Health — 30 May 2011
Doctors in India too slow to report adverse drug reactions

Doctors in India too slow to report adverse drug reactions.

Pharmaceutical manufacturers in India are finding it difficult to get adequate feedback from local physicians whenever a patient has an ADR or adverse drug reaction to a prescribed medicine. This seems to be a unique situation caused by local culture and perceptions.

Dr. Viraj Suvarna, Medical Director at Boehringer Ingelheim who is speaking at the Pharmacovigilance India Summit has said that while multinational Pharmaceutical companies which operate in India clearly have very stringent adverse event reporting requirements, doctors are reluctant to report adverse events.

“Doctors in India don’t really understand the difference between an adverse event and an adverse drug reaction. So they believe that they need to report only if that particular event has a causal relationship to that product in question. Despite the fact that we’ve trained so many doctors over so many years, one will still find them to be a little uneducated or a little hesitant to report because sometimes they feel that they could land into a medical-legal complication because once they report, then they think that that report will be processed and it could go against them”, added Dr Suvarna.

This culture of reluctance in reporting is now beginning to change thanks to the Ministry of Health in India, which has launched a complete roadmap for a proactive pharmacovigilance system which will increase the awareness about the benefits of adverse event reporting.

This programme is called the National Pharmacovigilance Programme and it is funded by the WHO to foster the reporting culture in India and make sure that people are receiving safe medicine.

Adverse Drug Reactions (ADRs) are the sixth global leading cause of death among hospitalised patients and the incidence of serious ADRs in hospitalised patients is 6.7 per cent (Joshi et al).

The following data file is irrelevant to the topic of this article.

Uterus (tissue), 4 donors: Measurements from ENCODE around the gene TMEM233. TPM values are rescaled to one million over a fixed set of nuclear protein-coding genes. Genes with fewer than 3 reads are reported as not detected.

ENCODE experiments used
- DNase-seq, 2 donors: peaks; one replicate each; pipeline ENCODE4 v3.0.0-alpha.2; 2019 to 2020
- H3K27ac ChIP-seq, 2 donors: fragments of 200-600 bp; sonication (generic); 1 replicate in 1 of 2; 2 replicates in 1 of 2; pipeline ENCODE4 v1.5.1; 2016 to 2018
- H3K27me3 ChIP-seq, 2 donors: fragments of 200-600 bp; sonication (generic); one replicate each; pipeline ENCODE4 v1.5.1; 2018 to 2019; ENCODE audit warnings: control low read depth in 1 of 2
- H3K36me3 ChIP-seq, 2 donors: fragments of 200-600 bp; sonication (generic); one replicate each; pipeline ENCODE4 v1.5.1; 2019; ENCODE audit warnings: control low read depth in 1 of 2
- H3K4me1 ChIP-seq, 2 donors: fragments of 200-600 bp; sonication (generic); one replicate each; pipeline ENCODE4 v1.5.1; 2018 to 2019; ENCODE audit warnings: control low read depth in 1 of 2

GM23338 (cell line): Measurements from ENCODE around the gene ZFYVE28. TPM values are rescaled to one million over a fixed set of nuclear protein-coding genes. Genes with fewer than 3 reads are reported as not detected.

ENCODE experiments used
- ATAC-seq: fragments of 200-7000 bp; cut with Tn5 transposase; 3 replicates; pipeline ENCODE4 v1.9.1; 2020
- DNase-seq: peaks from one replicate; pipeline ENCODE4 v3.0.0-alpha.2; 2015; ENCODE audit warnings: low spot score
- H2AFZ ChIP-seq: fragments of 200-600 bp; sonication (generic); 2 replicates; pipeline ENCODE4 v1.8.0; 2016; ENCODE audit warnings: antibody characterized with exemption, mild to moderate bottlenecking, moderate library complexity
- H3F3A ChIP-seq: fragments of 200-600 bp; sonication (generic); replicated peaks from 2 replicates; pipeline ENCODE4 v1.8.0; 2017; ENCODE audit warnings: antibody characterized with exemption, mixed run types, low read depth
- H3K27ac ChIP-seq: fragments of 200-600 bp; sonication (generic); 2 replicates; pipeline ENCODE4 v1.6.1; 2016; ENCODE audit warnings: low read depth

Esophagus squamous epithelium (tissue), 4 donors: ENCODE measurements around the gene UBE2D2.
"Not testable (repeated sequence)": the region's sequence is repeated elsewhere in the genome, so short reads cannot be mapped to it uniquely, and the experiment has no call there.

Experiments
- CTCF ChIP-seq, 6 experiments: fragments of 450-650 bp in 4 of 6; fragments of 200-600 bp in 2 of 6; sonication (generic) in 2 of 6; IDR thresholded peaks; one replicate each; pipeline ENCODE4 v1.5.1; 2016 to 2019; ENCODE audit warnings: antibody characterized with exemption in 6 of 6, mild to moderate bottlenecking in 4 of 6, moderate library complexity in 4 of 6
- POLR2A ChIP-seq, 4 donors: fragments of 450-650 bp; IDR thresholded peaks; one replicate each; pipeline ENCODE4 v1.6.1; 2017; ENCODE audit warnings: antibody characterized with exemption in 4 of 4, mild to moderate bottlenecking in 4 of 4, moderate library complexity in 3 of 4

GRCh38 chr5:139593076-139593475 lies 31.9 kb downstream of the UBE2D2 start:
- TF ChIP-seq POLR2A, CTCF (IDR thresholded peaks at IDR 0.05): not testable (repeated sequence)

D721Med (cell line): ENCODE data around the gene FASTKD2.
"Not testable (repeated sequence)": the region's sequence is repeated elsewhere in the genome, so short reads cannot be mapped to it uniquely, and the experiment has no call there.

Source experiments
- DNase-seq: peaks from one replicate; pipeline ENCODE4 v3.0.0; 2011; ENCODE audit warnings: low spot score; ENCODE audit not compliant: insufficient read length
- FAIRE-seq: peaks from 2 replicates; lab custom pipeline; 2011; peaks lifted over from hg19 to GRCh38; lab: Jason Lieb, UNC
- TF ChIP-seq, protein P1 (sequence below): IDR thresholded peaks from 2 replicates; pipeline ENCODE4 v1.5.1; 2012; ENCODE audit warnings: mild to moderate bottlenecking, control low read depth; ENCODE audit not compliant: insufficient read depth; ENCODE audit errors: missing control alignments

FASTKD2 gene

India is the world’s second most populated country with over one billion potential drug consumers, and a value of US $ 1 billion worth of clinical trials, therefore it is very important to focus the attention of the medical community on the importance of the adverse drug reporting to ensure maximum patient health.

This first edition of Pharmacovigilance India taking place from 27-29 June 2011 at the Hilton Mumbai International Airport will explore the National Pharmacovigilance Programme in further detail and provide an opportunity for industry stakeholders to meet, network, do business and share industry best-practices. Pharmacovigilance India Summit features informative presentations and case-studies from high profile speakers, including Dr. Y. K. Gupta, National Coordinator of Pharmacovigilance Programme of India and other key speakers from organisations such as International Society of Pharmacovigilance, UK, Bayer Healthcare Global R & D Centre, China, Boehringer Ingelheim, Baxter Healthcare, Asia Pacific, Takeda Pharmaceuticals International, USA, Panacea Biotec, Wockhardt, Novartis Healthcare, Astellas Pharma, India, Bayer Healthcare, UCB, India, and Biocon, India.

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David Harvey, Editor

David Harvey left school at 17 and went straight into newspapers as a cadet reporter. (He also a keen photographer and learned both trades.) He worked as a photojournalist in Hong Kong and as a war correspondent in Vietnam during the war. He moved to Australia in the late 1970s and got involved in I.T. during the mid-80s. This website is his latest venture here, combining news-gathering with the power of the internet. See: news-reporter

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